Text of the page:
Data came from nearly 25,000 people treated over six years at an emergency department in Cardiff, Wales. The researchers included Jonathan Shepherd, Ph.D., a professor at Cardiff University's School of Dentistry.
Their study only includes nonfatal injuries, unrelated to guns, that were severe enough to send someone to the University Hospital of Wales' emergency department between 1999 and 2005. The university's emergency department serves 1.5 million people in the Cardiff area.
Seven percent of the patients' injuries were inflicted by kicking, compared with 15 percent by other body parts (such as fists), 11 percent by blunt objects, and 10 percent by sharp objects. Patients who came to the ER because they had been kicked had the most severe injuries, followed by patients hurt by blunt objects, other body parts (such as fists), and sharp objects. Most of the injuries were to the face, head or neck.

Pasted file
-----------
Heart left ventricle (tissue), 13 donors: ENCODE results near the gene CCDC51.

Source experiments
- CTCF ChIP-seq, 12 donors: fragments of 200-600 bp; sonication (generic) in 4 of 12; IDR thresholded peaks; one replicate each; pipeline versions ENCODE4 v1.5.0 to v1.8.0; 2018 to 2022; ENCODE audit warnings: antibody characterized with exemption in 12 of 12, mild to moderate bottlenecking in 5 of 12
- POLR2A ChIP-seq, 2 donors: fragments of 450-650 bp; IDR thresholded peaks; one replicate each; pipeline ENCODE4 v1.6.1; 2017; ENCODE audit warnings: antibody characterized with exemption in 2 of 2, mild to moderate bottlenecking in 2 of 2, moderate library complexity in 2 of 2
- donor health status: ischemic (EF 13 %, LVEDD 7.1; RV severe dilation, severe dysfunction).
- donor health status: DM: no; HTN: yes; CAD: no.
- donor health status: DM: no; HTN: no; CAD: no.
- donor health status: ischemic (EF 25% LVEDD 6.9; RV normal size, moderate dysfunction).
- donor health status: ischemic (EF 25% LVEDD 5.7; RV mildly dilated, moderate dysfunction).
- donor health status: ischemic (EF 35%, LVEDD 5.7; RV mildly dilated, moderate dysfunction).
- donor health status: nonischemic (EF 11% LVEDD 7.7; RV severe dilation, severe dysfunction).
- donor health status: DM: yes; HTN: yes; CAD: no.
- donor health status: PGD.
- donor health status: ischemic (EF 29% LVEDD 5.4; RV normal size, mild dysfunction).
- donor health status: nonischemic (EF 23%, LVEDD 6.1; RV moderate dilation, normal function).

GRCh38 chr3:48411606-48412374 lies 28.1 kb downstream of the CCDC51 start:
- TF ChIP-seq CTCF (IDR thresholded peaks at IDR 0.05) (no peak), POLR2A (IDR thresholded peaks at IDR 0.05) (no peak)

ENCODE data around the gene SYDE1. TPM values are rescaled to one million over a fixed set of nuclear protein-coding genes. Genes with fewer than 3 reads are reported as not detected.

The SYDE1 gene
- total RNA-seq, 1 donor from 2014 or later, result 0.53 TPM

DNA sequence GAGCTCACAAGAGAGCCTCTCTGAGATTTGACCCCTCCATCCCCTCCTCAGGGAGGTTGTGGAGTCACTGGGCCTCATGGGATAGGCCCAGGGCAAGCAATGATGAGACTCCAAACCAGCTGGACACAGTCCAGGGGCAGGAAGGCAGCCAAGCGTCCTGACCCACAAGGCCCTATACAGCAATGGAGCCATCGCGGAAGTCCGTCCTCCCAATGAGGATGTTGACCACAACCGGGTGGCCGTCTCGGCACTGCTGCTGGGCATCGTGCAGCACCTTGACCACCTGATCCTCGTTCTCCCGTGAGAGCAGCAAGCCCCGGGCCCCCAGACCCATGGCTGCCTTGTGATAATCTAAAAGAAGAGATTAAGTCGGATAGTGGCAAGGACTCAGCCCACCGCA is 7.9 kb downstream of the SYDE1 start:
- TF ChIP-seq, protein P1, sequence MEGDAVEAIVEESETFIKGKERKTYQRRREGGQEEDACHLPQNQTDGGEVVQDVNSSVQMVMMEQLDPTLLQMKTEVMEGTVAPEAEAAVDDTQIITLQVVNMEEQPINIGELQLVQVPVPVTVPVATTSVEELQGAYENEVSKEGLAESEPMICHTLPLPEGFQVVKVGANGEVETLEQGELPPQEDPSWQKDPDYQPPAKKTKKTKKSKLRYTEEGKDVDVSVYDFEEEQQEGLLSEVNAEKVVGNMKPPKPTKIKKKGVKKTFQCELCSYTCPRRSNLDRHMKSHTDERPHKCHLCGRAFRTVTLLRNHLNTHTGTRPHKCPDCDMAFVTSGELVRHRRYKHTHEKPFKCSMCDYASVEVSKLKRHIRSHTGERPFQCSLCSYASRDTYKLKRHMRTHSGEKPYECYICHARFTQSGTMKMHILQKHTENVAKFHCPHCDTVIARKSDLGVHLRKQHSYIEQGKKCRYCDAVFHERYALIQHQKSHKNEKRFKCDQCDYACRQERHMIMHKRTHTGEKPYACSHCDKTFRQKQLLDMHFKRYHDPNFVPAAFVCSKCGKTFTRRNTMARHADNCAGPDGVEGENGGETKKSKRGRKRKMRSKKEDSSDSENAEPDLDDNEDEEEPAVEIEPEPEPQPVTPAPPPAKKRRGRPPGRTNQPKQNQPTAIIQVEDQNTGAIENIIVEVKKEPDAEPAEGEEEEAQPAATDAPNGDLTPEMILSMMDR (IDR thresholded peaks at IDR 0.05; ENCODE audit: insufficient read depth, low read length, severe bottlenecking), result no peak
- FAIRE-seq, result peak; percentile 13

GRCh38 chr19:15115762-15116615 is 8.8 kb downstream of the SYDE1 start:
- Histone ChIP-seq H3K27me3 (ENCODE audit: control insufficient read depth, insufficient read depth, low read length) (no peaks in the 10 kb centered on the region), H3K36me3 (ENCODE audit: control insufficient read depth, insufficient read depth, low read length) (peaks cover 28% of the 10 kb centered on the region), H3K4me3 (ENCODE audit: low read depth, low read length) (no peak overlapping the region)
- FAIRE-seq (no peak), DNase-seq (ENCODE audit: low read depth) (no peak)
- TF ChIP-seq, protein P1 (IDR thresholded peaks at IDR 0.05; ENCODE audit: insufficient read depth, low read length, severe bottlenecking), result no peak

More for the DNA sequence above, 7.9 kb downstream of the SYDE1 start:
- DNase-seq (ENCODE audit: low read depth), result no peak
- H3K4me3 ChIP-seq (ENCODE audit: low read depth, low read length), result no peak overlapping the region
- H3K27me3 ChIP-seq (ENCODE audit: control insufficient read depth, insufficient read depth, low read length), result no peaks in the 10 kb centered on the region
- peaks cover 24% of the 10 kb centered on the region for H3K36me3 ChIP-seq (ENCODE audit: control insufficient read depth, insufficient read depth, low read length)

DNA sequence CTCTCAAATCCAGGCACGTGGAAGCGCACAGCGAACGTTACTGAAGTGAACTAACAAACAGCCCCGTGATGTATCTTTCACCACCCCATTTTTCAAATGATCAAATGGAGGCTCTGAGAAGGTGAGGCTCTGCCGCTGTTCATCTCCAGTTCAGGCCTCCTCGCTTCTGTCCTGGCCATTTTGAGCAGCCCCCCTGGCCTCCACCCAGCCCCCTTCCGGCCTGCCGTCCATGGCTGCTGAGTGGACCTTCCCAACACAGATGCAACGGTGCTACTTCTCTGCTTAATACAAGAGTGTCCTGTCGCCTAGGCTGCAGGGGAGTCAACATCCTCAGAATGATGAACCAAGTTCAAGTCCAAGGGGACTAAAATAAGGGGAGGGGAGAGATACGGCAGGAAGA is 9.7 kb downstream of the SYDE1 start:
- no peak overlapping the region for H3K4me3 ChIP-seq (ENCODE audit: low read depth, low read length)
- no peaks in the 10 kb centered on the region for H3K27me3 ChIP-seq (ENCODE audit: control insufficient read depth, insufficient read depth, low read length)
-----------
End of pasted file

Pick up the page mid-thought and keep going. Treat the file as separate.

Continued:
Three-quarters of the patients were men. Patients in their late 40s were most likely to be seriously injured. One in four patients said they had been attacked by three or more people.
"Preventing the use of feet in violence, and preventing group violence should be major priorities," write Shepherd and colleagues.
Their study appears in Injury Prevention.
SOURCES: Brennan, I. Injury Prevention, December 2006; Vol. 12: pp. 395-399. News release, BMJ Specialist Journals.
By Miranda Hitti
Reviewed by Brunilda Nazario